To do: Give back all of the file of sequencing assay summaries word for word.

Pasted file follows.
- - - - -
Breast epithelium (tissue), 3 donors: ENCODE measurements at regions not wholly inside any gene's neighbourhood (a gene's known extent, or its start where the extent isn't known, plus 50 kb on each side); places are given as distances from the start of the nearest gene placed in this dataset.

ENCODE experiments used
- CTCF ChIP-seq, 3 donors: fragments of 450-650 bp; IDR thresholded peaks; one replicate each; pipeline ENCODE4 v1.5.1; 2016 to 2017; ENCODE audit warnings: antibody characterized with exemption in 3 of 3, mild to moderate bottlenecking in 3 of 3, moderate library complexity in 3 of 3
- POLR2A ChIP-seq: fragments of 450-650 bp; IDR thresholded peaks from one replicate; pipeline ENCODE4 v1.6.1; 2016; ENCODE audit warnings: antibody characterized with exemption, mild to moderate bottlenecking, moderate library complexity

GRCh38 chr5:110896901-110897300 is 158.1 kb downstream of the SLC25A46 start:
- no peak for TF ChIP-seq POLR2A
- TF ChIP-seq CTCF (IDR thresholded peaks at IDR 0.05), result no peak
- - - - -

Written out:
Breast epithelium (tissue), 3 donors: ENCODE measurements at regions not wholly inside any gene's neighbourhood (a gene's known extent, or its start where the extent isn't known, plus 50 kb on each side); places are given as distances from the start of the nearest gene placed in this dataset.

ENCODE experiments used
- CTCF ChIP-seq, 3 donors: fragments of 450-650 bp; IDR thresholded peaks; one replicate each; pipeline ENCODE4 v1.5.1; 2016 to 2017; ENCODE audit warnings: antibody characterized with exemption in 3 of 3, mild to moderate bottlenecking in 3 of 3, moderate library complexity in 3 of 3
- POLR2A ChIP-seq: fragments of 450-650 bp; IDR thresholded peaks from one replicate; pipeline ENCODE4 v1.6.1; 2016; ENCODE audit warnings: antibody characterized with exemption, mild to moderate bottlenecking, moderate library complexity

GRCh38 chr5:110896901-110897300 is 158.1 kb downstream of the SLC25A46 start:
- no peak for TF ChIP-seq POLR2A
- TF ChIP-seq CTCF (IDR thresholded peaks at IDR 0.05), result no peak